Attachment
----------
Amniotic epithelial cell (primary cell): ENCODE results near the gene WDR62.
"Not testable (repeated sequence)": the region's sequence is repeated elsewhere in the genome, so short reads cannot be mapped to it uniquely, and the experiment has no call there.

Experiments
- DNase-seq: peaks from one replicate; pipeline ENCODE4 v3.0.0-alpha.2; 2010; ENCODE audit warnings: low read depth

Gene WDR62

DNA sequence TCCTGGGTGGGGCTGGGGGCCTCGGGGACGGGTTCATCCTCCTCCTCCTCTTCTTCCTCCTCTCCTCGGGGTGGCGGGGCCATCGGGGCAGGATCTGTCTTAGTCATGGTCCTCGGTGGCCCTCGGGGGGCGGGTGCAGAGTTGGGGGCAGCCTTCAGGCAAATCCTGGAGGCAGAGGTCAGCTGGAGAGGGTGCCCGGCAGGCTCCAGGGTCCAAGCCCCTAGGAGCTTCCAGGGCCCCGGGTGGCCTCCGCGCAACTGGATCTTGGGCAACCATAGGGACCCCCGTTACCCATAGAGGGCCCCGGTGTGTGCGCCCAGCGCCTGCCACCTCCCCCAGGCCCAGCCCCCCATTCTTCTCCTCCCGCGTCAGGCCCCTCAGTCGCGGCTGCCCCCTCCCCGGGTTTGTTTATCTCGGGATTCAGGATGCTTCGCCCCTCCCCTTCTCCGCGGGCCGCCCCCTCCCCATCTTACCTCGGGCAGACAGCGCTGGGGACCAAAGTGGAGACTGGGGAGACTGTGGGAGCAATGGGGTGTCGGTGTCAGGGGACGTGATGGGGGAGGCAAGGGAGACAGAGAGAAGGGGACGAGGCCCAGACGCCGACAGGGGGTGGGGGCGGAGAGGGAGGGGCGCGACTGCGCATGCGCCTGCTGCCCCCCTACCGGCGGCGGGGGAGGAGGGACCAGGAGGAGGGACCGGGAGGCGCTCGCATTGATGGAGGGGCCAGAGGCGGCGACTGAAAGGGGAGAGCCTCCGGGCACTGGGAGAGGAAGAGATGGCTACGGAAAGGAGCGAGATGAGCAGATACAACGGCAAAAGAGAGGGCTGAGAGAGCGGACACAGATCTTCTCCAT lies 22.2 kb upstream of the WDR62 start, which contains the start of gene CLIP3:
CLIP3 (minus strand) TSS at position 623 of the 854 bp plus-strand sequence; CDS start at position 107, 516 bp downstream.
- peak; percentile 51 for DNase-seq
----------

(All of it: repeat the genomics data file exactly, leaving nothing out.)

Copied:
Amniotic epithelial cell (primary cell): ENCODE results near the gene WDR62.
"Not testable (repeated sequence)": the region's sequence is repeated elsewhere in the genome, so short reads cannot be mapped to it uniquely, and the experiment has no call there.

Experiments
- DNase-seq: peaks from one replicate; pipeline ENCODE4 v3.0.0-alpha.2; 2010; ENCODE audit warnings: low read depth

Gene WDR62

DNA sequence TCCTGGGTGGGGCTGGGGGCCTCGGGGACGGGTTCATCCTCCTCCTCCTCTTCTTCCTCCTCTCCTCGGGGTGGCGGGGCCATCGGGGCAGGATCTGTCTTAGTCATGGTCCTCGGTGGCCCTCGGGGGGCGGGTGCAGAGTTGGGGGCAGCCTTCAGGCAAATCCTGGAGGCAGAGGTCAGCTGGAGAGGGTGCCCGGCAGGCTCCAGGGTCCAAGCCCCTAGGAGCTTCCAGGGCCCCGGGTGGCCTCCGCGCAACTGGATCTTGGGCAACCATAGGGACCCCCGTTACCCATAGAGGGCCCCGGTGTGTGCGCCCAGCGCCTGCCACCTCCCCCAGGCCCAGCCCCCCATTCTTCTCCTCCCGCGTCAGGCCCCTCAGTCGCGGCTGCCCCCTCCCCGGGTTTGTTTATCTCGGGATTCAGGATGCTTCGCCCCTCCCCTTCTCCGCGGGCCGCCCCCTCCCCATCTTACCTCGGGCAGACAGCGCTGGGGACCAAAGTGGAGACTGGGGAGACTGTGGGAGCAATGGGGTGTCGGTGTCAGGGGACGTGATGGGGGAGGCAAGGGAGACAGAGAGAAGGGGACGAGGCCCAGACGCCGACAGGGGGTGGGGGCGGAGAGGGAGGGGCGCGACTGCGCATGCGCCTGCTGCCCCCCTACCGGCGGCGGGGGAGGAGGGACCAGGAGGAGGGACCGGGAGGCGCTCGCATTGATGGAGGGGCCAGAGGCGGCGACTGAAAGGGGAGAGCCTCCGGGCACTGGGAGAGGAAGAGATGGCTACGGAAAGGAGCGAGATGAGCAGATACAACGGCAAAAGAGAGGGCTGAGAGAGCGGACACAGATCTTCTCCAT lies 22.2 kb upstream of the WDR62 start, which contains the start of gene CLIP3:
CLIP3 (minus strand) TSS at position 623 of the 854 bp plus-strand sequence; CDS start at position 107, 516 bp downstream.
- peak; percentile 51 for DNase-seq